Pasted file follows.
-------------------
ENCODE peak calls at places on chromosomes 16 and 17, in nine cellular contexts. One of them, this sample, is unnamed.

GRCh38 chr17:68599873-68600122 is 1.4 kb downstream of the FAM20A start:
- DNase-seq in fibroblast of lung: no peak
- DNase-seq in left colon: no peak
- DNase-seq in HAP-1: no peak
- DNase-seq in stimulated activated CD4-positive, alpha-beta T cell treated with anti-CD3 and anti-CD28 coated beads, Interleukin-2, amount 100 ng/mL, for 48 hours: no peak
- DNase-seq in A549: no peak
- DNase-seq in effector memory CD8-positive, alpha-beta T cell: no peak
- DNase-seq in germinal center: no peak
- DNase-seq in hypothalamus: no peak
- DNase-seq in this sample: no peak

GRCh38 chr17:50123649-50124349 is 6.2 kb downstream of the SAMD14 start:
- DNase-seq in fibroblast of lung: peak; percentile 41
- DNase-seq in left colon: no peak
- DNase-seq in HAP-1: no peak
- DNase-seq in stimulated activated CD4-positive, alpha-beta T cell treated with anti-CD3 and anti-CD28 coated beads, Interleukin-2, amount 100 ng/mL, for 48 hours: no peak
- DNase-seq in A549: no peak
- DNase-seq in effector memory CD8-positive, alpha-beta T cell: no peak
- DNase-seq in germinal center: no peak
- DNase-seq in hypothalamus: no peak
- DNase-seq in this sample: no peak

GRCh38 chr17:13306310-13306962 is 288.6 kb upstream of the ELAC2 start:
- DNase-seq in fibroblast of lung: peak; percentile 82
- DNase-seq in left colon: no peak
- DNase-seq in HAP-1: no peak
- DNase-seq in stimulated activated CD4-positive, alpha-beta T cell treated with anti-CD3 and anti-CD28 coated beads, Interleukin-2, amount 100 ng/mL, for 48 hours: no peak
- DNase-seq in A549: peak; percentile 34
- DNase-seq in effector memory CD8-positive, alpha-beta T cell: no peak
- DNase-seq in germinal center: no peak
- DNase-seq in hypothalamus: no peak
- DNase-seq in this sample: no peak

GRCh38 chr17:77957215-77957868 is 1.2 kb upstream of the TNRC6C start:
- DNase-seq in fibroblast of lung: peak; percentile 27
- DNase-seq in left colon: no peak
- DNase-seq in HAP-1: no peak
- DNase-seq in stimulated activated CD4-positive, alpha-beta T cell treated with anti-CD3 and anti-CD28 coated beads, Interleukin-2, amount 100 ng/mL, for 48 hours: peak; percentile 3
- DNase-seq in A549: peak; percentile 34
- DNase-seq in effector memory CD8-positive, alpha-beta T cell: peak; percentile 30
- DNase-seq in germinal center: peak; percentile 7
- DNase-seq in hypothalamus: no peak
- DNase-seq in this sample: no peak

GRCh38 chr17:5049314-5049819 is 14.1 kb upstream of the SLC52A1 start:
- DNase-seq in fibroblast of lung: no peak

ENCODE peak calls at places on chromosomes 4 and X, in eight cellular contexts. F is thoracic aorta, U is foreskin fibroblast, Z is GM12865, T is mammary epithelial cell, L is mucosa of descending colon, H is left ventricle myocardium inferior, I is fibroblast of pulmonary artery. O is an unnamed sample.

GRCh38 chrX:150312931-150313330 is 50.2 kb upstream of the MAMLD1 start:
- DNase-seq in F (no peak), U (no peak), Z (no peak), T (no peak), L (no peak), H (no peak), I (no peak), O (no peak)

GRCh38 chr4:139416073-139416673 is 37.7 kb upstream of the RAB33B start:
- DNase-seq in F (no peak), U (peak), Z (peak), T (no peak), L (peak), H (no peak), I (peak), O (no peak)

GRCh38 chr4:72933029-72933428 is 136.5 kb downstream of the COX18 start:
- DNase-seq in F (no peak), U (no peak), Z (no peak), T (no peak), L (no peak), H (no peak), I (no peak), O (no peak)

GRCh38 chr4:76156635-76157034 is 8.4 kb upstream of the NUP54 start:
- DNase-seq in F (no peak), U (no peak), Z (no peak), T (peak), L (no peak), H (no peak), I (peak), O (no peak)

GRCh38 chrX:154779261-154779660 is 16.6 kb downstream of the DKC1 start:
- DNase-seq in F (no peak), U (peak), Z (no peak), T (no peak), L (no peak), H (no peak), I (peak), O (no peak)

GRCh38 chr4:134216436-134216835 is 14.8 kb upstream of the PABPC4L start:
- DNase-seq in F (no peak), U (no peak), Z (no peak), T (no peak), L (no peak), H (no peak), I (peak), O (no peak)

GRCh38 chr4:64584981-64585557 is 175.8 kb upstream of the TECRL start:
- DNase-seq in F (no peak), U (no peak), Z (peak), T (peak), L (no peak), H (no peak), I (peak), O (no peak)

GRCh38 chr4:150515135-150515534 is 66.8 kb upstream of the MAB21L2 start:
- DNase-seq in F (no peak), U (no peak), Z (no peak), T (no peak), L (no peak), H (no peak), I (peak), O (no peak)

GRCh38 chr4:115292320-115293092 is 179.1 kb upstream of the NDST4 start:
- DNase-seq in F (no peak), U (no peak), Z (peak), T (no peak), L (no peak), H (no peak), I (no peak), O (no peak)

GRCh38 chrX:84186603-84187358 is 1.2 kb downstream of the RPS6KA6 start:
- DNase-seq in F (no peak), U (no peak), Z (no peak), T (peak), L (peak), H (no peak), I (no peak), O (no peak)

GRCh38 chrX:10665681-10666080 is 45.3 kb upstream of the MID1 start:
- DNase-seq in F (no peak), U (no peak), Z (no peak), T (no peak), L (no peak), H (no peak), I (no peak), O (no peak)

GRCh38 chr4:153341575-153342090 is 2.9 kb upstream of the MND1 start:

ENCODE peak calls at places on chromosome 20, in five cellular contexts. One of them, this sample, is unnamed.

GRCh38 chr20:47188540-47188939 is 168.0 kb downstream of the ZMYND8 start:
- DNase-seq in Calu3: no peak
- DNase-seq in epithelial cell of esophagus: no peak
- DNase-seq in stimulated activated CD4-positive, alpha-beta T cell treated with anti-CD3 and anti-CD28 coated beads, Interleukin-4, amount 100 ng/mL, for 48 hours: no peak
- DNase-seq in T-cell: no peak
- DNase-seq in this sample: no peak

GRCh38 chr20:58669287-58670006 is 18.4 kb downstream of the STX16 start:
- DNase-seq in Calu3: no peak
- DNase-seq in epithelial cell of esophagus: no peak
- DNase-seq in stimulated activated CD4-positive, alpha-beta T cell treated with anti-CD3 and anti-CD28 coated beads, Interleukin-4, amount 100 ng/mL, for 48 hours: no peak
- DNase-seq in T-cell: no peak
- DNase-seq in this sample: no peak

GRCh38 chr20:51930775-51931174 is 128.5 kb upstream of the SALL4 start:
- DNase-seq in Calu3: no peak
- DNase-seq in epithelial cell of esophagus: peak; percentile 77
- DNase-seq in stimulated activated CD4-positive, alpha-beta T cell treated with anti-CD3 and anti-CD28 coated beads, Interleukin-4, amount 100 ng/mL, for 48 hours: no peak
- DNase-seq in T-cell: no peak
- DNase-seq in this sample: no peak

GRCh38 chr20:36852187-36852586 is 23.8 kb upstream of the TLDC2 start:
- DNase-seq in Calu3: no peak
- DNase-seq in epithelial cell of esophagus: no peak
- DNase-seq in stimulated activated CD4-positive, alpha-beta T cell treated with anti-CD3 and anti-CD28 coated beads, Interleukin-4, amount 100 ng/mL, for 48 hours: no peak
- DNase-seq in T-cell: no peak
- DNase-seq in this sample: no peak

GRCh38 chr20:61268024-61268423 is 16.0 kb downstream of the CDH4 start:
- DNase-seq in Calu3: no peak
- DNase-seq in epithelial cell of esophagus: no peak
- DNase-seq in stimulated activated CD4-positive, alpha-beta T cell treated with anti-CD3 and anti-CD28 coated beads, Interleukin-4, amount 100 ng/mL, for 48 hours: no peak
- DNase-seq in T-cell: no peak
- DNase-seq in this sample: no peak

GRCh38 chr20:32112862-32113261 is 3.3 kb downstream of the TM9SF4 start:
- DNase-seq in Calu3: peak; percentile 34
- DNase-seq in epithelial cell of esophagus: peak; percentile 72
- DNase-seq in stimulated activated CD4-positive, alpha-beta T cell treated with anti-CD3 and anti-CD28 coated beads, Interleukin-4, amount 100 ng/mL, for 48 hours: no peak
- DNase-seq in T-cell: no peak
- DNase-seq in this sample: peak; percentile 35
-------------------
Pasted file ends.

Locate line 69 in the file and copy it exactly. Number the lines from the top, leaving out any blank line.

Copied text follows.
GRCh38 chr20:47188540-47188939 is 168.0 kb downstream of the ZMYND8 start: